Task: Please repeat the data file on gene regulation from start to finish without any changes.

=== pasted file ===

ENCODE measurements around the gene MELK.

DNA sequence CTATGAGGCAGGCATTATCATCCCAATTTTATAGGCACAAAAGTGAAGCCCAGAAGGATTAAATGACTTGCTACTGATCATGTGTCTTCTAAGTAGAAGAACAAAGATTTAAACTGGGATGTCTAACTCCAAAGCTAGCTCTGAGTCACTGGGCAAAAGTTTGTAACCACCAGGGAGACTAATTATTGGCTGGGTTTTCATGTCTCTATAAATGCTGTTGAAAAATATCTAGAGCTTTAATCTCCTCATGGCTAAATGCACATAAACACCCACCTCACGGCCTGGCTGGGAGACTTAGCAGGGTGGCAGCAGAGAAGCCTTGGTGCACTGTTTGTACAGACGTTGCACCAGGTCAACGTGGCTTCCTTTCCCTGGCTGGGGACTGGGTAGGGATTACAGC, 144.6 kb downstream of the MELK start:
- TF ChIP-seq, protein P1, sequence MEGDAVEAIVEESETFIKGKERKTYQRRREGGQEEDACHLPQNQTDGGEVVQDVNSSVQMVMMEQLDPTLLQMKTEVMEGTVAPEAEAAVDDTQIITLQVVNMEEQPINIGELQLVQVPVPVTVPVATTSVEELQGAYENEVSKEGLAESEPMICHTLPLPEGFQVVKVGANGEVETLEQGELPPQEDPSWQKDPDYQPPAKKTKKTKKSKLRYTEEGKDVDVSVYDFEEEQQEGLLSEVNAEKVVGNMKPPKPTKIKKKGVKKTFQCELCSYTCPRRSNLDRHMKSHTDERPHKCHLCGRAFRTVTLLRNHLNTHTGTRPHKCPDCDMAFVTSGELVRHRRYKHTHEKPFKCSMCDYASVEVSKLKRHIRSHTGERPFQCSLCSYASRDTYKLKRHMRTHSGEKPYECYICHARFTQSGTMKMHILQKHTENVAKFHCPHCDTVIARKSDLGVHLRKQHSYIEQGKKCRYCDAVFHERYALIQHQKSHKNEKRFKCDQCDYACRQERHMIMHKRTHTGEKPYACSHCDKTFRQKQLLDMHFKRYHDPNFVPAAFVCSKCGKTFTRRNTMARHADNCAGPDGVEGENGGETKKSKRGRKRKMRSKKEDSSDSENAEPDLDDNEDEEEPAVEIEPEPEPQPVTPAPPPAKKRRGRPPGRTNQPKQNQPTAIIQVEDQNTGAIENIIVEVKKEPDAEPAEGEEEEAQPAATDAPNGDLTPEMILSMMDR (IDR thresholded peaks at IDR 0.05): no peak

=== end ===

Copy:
ENCODE measurements around the gene MELK.

DNA sequence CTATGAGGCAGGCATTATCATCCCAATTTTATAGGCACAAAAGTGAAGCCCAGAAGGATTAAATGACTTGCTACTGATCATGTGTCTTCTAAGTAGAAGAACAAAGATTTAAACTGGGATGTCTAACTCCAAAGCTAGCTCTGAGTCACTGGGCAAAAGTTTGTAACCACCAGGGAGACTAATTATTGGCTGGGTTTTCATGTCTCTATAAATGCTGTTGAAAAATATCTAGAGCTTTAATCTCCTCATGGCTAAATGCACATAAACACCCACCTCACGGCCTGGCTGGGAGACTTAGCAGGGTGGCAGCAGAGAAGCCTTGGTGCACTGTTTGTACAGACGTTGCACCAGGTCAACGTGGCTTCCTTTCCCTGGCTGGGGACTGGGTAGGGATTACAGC, 144.6 kb downstream of the MELK start:
- TF ChIP-seq, protein P1, sequence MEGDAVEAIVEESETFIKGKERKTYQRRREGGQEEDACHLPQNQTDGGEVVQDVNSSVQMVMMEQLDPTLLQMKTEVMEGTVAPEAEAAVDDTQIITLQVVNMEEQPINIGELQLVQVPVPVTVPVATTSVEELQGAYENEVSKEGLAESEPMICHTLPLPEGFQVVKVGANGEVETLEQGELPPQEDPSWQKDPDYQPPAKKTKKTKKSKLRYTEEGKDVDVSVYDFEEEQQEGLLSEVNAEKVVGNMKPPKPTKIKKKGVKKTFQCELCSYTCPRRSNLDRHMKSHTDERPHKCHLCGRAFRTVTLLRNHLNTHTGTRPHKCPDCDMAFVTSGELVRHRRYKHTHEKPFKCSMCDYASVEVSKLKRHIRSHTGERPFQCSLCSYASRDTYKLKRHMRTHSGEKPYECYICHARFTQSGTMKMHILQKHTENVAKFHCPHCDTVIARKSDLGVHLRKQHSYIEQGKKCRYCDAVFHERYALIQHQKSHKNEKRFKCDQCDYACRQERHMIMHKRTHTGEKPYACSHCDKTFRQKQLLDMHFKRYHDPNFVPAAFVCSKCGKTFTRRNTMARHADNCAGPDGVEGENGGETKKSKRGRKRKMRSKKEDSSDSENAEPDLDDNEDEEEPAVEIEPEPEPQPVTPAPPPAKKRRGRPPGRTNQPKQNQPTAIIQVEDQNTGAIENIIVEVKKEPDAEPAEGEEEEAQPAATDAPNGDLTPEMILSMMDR (IDR thresholded peaks at IDR 0.05): no peak